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Do you work
too much?

Take our quiz to find out.

It’s 9 p.m., and you’ve been bent over your desk for hours. You haven’t even eaten dinner. Finally, you finish your project and breathe a sigh of relief.

At last you can relax and do something fun. But just as soon as you finish your project, you realize that rather than quitting for the night, you’d really feel more satisfied by just moving on to the next task on your work list. Whatever you used to consider “fun” just doesn’t seem interesting anymore.

If this sounds a bit like you, you may be developing the habits of a workaholic, offers Bob Rosner, author of The Boss’s Survival Guide and a consultant who helps businesses create a more engaged workplace. “It’s not healthy to be so single-focused,” Rosner cautions. “In order to do meaningful work,” he says, “you have to take part in a variety of activities outside of the office and let your brain get enough rest, so when you do come to work, you’re able to engage and be creative.”

It’s one thing to be a hard worker, but quite another to be so focused on work, you stop caring about anything else. Answer these questions to find out if you’re exhibiting the symptoms of workaholism, or if you’re on the brink of becoming a workaholic.

1. You wake up with a really bad sore throat, a pounding headache and the chills. It’s just a typical Monday at work. You’re likely to:

B. Call in sick, of course. No one wants to be around a sick person, and I need to rest.

M. It depends on how sick I really am. If I can fake it and get through the day, I’ll go in. But even if I stay home, I’ll most likely work part of the day.

A. Go to work. I really can’t afford to skip a whole day, even if I’m sick.

2. You’re going out on a special anniversary date and have told colleagues you won’t be available. At 8:30 p.m., you receive an urgent email from a co-worker. How do you respond?

A. I will definitely read and respond to the email before the end of the evening.

B. I likely won’t even see the email because I won’t be checking.

M. I may notice the email and read part of it, but likely won’t respond until the next day.

3. It’s Sunday, and you’ve promised your loved ones you won’t work. But when no one is home, you sneak in a few hours. Later, when asked about it, you conveniently hide the fact that you worked.

B. I would never do this.

M. I have hidden work occasionally, but not often.

A. I do this all the time.

4. When was the last time you told your boss “no” because you honestly thought you were overloaded and couldn’t do what he or she asked?

A. Are you kidding? I have never said no to a work assignment.

M. Occasionally I tell my boss that I can’t take on a new request.

B. I have no problem being frank about my workload and my well-being.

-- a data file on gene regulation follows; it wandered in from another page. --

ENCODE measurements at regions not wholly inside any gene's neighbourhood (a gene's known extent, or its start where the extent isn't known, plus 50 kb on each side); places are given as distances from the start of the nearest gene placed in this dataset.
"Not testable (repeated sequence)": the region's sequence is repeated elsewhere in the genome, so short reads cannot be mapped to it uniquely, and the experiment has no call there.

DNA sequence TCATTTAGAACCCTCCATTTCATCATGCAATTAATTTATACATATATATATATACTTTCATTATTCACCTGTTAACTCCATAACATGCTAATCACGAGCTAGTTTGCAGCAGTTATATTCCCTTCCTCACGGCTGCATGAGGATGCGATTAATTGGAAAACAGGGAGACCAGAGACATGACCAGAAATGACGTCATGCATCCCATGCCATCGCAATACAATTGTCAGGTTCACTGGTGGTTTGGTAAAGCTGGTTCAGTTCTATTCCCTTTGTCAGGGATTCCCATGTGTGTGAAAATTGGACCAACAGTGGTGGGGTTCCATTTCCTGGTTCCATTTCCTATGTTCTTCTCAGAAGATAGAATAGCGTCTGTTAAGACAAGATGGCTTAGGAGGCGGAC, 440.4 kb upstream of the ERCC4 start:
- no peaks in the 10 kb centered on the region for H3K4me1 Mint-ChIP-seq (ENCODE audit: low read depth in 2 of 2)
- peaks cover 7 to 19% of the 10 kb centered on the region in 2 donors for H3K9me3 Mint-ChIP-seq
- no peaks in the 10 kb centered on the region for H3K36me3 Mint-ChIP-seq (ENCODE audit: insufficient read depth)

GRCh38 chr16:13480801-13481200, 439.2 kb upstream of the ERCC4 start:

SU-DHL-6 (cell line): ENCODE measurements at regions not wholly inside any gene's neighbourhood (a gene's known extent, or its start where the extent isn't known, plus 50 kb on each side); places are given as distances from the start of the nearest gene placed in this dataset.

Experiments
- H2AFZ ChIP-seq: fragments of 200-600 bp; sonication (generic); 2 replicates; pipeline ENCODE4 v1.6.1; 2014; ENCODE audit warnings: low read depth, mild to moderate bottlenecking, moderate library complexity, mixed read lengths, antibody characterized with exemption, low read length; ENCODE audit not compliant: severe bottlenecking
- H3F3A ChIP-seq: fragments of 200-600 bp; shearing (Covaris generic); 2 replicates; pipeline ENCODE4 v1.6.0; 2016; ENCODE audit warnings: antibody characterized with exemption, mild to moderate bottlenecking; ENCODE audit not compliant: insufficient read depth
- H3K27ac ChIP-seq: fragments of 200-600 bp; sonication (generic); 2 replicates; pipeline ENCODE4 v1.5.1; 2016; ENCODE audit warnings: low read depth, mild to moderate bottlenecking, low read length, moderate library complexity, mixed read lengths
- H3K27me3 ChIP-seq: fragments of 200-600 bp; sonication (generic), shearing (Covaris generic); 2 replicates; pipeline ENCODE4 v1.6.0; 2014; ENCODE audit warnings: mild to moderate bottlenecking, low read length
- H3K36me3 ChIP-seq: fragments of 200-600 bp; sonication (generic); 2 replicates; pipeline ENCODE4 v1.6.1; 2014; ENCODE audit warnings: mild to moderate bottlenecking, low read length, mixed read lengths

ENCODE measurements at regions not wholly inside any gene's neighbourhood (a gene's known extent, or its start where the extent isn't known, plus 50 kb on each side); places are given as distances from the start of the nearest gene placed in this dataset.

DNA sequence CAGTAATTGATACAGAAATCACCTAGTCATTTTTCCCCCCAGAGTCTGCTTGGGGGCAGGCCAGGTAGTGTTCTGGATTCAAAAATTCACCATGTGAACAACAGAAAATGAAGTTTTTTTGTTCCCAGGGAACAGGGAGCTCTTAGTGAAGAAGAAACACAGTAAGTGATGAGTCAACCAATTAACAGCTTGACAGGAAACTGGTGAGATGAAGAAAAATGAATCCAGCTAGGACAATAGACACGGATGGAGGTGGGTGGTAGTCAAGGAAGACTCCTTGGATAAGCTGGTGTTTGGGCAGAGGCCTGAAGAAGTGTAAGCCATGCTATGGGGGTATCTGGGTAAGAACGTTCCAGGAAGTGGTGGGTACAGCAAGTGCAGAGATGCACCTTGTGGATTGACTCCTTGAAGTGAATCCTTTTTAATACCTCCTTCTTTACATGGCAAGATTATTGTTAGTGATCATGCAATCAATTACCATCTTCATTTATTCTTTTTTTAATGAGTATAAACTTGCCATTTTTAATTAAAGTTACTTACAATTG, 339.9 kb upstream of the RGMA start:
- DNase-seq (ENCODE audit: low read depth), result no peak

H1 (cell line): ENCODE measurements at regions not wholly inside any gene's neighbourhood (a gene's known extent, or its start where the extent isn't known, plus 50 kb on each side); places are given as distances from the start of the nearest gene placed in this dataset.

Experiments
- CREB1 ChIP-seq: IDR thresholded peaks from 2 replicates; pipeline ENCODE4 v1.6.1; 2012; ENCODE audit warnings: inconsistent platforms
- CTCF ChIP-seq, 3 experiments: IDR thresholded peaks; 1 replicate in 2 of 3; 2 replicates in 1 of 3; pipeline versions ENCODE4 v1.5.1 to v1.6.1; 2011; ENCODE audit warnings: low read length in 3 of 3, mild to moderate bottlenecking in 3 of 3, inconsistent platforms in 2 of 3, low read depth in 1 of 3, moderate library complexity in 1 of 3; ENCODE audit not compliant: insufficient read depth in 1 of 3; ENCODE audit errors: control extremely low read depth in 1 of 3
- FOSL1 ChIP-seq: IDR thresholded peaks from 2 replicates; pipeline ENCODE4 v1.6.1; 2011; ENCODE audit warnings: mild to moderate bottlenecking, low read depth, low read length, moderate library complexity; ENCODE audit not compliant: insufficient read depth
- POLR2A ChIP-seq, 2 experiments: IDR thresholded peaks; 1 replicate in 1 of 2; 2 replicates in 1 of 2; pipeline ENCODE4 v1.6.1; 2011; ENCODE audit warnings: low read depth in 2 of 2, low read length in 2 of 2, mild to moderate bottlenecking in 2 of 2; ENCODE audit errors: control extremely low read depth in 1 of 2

5. You’re spending the day at the beach with family and friends. How often will you think about your work during the day?

A. I will constantly be thinking about my work. It’s just how I operate 24/7.

M. My work will pop into my head once or twice, but it won’t necessarily be my focus unless I have a specific issue going on.

B. Rarely. I know how to put work aside and relax.

6. The last thing you do most nights before drifting off to sleep is:

B. Talk to my spouse/partner or read leisure material.

M. It depends. Occasionally I’m on my smartphone or reading work documents, but not always.

A. Check email or work materials.

7. When it comes to being satisfied about my work and the quality of my work:

A. I don’t believe you can ever really be satisfied because then you become complacent and don’t advance in your career.

M. I am somewhat satisfied, but it’s not too often that I allow myself to feel satisfied by my accomplishments.

B. I am mostly satisfied with my work and my accomplishments so far.

8. When I hear about a co-worker putting personal goals ahead of work, such as taking extended time off to go on a month-long excursion, I think:

M. Wow—good for them, but I could never do that myself.

A. That’s just wrong. How can someone devalue work to put his or her personal goals first?

B. Great! I’m happy for the person and inspired by his or her achievements.

9. If I’m really honest about it, my work and commitment to my job:

A. Negatively impacts my personal relationships.

M. Sometimes affects my relationships, but it balances out because I’m able to keep commitments to loved ones when it counts.

B. Has little impact on my personal relationships.

10. You’re super animated and excited in a conversation with someone. Chances are:

A. You’re talking about your work. What else could you be talking about that would make you so excited?

M. You’re probably talking about something related to work, but it’s possible you’re discussing something else.

B. You could be talking about any number of things, including your family or hobbies.